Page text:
Staff Publications

Staff Publications

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    'Staff publications' is the digital repository of Wageningen University & Research

    'Staff publications' contains references to publications authored by Wageningen University staff from 1976 onward.

    Publications authored by the staff of the Research Institutes are available from 1995 onwards.

    Full text documents are added when available. The database is updated daily and currently holds about 240,000 items, of which 72,000 in open access.

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Record number 110519
Title Molecular characterization of Menangle Virus, a novel Paramyxovirus which infects pigs, fruit bats, and humans
Author(s) Bowden, T.R.; Westenberg, M.; Wang, L.F.; Eaton, B.T.; Boyle, D.B.
Source Virology 283 (2001). - ISSN 0042-6822 - p. 358 - 373.
Department(s) Laboratory of Virology
Publication type Refereed Article in a scientific journal
Publication year 2001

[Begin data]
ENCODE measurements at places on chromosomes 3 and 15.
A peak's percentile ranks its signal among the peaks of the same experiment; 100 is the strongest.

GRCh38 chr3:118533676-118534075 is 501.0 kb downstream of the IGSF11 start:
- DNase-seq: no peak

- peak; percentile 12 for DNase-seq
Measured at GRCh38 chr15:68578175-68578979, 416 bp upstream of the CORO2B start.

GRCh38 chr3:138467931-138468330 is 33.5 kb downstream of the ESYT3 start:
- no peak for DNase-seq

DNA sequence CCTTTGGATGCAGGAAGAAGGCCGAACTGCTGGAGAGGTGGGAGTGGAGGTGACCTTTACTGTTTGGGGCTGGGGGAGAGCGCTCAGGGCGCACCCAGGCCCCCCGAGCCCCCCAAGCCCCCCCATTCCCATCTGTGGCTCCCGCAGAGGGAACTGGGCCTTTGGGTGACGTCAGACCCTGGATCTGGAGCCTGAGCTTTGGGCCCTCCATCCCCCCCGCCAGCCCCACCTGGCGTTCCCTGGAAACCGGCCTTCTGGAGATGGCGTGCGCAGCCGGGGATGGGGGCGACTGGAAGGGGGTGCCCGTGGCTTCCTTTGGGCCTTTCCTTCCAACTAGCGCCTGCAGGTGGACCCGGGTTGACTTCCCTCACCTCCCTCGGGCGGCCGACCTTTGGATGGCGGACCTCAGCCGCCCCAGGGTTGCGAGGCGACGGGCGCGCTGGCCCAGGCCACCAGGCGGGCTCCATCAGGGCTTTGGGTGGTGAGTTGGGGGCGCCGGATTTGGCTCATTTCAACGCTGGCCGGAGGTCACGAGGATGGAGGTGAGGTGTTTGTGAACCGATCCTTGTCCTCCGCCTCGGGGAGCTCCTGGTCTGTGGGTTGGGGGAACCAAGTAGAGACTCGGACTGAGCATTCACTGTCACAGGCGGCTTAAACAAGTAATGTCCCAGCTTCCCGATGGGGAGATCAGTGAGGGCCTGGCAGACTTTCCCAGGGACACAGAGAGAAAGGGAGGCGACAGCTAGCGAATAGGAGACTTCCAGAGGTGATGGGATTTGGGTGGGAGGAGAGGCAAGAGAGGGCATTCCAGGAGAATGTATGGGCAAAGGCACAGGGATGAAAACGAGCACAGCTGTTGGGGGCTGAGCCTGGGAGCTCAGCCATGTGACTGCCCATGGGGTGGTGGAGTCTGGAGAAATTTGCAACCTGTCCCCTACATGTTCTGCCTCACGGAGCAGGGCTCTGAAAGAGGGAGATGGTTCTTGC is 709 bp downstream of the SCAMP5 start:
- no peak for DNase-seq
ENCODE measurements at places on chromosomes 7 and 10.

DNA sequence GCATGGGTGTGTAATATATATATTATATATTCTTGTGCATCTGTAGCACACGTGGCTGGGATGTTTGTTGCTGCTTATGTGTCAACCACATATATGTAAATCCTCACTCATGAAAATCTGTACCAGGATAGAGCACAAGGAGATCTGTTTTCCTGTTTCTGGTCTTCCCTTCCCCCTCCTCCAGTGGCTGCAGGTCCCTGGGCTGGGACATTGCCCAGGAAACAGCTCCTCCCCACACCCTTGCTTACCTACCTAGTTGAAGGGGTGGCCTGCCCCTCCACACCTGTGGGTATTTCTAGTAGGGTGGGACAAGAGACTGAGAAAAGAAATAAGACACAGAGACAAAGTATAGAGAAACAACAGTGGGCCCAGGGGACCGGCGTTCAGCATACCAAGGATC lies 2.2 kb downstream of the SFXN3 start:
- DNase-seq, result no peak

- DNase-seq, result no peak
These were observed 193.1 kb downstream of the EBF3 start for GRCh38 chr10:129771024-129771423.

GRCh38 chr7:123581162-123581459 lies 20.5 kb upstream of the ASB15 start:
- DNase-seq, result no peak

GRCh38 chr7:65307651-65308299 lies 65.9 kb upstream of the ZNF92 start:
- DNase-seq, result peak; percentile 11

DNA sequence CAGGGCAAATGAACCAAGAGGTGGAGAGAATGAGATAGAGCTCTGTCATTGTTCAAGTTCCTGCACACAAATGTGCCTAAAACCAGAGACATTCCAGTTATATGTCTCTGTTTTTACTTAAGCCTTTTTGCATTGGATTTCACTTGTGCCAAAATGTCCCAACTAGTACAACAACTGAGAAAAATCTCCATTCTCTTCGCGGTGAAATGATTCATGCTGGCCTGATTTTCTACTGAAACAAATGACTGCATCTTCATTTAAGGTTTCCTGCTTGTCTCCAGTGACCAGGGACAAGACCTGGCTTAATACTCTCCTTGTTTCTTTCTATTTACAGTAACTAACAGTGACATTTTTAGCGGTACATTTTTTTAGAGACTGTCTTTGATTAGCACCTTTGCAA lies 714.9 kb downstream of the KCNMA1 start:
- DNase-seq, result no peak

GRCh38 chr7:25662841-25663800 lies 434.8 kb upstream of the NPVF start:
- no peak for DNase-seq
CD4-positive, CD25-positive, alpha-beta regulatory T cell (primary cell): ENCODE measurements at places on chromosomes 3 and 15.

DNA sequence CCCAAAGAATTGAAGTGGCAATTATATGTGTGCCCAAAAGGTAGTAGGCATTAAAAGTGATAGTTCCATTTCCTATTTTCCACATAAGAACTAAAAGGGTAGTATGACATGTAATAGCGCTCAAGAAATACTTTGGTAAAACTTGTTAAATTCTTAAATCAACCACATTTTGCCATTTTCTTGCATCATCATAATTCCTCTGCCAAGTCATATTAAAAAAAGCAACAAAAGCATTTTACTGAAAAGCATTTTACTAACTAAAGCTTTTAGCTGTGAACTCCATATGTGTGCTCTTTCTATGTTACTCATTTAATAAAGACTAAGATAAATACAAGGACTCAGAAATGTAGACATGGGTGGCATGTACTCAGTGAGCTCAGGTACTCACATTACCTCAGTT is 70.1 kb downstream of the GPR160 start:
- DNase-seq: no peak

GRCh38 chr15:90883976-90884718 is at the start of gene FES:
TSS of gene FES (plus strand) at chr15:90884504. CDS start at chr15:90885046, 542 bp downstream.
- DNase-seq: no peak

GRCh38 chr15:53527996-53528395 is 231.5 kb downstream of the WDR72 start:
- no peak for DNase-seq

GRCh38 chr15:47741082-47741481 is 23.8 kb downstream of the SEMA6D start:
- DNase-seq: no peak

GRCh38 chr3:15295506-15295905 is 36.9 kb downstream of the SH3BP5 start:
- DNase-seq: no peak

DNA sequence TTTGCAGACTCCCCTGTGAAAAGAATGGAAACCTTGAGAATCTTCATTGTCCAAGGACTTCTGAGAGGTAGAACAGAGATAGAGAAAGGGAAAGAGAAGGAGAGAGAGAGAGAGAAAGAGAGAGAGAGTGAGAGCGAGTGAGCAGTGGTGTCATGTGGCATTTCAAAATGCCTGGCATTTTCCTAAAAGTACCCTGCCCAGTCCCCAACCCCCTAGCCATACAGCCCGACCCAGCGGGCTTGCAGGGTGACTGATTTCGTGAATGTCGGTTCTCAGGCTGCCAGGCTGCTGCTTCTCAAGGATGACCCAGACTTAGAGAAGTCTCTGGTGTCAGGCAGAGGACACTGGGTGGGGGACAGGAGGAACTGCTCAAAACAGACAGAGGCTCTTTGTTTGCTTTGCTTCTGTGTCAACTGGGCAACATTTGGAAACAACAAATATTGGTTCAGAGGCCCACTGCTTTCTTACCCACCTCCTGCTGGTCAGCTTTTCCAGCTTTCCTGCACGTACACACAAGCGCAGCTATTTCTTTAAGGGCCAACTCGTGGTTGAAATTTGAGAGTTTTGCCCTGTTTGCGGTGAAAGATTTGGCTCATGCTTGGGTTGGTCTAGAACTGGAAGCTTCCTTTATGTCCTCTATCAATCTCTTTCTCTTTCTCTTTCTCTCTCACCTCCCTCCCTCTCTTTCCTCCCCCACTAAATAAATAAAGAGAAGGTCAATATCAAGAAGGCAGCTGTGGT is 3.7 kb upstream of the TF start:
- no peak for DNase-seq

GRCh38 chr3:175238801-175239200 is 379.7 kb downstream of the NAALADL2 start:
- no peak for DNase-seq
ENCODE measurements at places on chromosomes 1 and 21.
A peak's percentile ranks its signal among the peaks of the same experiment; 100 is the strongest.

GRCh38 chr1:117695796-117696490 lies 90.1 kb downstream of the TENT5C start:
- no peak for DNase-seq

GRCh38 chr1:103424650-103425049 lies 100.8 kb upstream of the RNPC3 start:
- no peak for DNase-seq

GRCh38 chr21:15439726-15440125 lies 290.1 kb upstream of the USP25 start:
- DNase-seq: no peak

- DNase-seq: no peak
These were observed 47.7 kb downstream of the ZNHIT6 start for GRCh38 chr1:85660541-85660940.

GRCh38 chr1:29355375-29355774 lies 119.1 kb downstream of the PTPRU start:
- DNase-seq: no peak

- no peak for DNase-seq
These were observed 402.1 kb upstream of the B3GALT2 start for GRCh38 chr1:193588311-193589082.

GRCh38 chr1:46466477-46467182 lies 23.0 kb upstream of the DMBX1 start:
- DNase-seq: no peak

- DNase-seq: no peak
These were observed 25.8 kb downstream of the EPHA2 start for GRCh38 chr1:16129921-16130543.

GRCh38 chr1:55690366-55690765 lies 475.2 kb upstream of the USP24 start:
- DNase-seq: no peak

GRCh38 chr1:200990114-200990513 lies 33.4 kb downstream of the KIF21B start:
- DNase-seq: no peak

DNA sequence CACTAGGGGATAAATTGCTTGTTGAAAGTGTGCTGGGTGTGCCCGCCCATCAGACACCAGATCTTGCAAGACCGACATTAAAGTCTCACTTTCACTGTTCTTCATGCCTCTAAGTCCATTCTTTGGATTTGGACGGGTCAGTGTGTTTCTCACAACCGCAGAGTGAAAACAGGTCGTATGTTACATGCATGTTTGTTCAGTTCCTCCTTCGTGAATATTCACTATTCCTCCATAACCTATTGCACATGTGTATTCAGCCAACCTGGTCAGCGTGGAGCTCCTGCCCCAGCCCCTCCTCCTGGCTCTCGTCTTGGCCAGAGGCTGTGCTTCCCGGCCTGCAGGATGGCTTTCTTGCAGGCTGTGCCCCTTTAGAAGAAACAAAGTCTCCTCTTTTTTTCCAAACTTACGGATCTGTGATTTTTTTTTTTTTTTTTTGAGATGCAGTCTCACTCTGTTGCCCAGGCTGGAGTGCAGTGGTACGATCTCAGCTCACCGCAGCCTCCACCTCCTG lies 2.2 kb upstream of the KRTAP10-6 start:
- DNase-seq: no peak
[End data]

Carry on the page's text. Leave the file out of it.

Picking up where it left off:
Abstract Menangle virus (MenV), isolated in August 1997 following an outbreak of reproductive disease in a piggery in New South Wales, is the second previously unclassified member of the family Paramyxoviridae to be identified in Australia since 1994. Similar to Hendra virus (HeV), MenV appears to be a virus of fruit bats (flying foxes) in the genus Pteropus. No serological cross-reactivity was detected between MenV and other known paramyxoviruses and to facilitate virus classification a cDNA subtraction method was used to obtain viral-specific cDNA from MenV-infected cells. Cloning and sequencing of the products enabled the entire sequences of the NP, P/V, M, F, and HN genes to be determined. Comparison of the nucleotide and deduced amino acid sequences for each gene with members of the family Paramyxoviridae, determination of the P gene mRNA editing strategy, and phylogenetic analyses confirmed that MenV is a new member of the genus Rubulavirus. However the deduced protein sequence of MenV HN exhibited only limited sequence homology when compared with attachment proteins of other paramyxoviruses. Key differences within the amino acid residues considered important determinants of neuraminidase activity suggest MenV HN is unlikely to possess the same degree of neuraminidase activity characteristic of other rubulavirus and respirovirus HN proteins
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